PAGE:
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Kindle Store Now Optimized for iPhone Viewing, Better App Integration

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kindle1Amazon (s amzn) has been making moves left and right lately. Since the launch of the Kindle 2 in late February of this year, they’ve rolled out a number of interesting developments, including the release of the Kindle for iPhone app, the acquisition of popular e-book reader Stanza for the iPhone/iPod touch platform, and the recent release of the large-format Kindle DX. Today, they kept the hit train rolling with an update to their web-based Kindle Store that gives it a more iPhone-friendly formatting.

Now clicking “Get Books” in the Kindle iPhone app will take you to a shopping site nicely optimized for Mobile Safari, so you don’t have to squint and swipe around just to give Amazon your money. It definitely improves the user experience of book shopping, but I think that compared with some other iPhone-optimized site designs based on similar concepts (i.e., deviantArt‘s mobile site), they could still make further improvements to make the experience even more pleasant. Why not take a cue from the company you just acquired and build an integrated catalog browser into your app? Stanza will probably be keen to help you out, now that you own them.

Kindle for iPhone is the top e-book app in the U.S. store, having overtaken longtime leader Stanza prior to their purchase of the much smaller company. It’s still unclear what their specific aims were in acquiring Stanza, since they’ve yet to either offer Kindle content in the app, or give Kindle for iPhone users access to the titles they may have in their Stanza library. One thing is clear, though — Amazon is serious about the iPhone platform, even though they offer a competing device. Looks like they want their cake, and they want to eat it, too. We’ll see how that works out for them.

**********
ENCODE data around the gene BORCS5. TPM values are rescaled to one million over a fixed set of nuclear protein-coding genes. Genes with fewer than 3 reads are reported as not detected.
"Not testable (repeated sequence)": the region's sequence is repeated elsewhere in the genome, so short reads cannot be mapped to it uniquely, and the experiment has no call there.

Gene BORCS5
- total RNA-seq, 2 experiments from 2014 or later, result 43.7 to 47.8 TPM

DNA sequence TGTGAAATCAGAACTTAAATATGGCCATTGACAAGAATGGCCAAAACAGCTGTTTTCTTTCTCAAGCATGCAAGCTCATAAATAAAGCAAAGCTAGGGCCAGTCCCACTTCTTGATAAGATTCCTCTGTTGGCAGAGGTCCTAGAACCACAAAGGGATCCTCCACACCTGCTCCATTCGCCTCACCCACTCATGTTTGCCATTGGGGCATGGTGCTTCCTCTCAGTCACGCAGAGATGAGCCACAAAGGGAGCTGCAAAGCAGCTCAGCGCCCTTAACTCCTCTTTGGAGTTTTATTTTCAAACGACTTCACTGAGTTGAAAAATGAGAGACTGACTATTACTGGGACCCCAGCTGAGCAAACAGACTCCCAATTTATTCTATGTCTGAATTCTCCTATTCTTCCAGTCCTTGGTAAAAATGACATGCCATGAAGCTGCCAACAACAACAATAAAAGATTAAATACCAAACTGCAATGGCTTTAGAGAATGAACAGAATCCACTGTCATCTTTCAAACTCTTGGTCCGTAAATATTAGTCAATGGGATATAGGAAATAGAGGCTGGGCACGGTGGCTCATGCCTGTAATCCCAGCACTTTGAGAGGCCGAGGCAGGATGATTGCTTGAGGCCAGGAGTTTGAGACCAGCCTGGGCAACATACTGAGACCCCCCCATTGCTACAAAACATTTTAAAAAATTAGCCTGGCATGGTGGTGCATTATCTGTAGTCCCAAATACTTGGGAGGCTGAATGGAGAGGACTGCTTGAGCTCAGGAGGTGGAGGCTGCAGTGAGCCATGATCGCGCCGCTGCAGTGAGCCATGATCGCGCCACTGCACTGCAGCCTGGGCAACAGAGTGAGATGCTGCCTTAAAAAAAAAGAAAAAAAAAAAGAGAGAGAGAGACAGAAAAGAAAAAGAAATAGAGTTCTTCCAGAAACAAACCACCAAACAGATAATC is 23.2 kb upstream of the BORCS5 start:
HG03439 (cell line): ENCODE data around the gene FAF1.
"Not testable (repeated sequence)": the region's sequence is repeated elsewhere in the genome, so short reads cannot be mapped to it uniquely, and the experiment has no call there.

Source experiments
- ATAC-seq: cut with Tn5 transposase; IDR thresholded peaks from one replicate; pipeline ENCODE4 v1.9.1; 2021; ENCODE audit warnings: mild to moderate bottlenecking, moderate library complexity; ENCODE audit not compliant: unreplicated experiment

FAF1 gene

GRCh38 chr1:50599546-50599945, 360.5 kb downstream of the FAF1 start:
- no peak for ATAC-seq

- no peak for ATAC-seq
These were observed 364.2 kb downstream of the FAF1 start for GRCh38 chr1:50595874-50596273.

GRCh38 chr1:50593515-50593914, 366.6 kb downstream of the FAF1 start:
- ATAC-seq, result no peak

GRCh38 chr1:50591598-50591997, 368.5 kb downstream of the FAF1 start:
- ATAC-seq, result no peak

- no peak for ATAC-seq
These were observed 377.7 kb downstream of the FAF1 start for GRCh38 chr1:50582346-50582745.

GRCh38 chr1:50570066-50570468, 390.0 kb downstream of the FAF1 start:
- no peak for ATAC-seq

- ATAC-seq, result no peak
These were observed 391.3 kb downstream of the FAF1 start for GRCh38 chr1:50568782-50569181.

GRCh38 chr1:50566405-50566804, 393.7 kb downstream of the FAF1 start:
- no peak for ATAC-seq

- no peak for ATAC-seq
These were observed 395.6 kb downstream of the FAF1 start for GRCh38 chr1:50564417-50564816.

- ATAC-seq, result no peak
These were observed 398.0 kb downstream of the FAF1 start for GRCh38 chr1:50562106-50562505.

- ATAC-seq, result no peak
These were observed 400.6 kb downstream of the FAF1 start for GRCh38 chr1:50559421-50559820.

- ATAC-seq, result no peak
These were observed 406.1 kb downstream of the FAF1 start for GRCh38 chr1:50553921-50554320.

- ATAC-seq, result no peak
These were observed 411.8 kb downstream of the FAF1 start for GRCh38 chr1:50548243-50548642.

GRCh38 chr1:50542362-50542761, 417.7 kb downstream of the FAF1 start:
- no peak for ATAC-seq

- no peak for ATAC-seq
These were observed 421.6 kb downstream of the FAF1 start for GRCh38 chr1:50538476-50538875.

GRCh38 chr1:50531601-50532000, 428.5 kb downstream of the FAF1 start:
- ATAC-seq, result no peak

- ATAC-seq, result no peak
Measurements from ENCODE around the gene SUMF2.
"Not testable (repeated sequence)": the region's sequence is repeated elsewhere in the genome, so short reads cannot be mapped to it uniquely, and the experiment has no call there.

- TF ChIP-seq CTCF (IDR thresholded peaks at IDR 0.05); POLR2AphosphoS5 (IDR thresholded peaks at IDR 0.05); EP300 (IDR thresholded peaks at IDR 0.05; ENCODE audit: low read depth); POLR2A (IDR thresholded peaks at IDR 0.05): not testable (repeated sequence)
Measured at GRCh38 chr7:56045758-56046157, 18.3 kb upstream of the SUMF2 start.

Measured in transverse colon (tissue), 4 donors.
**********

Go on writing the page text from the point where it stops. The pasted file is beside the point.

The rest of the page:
4 Responses to “Kindle Store Now Optimized for iPhone Viewing, Better App Integration”

  1. jimwagner

    This is great. Previously, you had to swtich to Safari to get books from Amazon. Now just clicking on “get book” takes you to a bright easy to read screen. I’ve found myself stuck sometimes wishing I had something to read and realizing I had failed to sync the book I’m reading on my Kindle and the Kindle whispernet is off. Now it would take only moments to choose and download a book. I kike it.

  2. From their recent moves, it is pretty clear that Amazon wants to dominate digital distribution, not just the hardware (a la Apple). With their acquisition of Stanza, they have now made pretty bold advancements into online music distribution, video, and now electronic books. I might even go as far as to say that they are platform agnostic. From other sources, it appears like they are taking a healthy share of any content related sales (at least in the realm of books and news material). More importantly, this strategy makes sense given their roots and the interest of their management. What will be interesting is if they can pull it off without turning into a Microsoft or Google.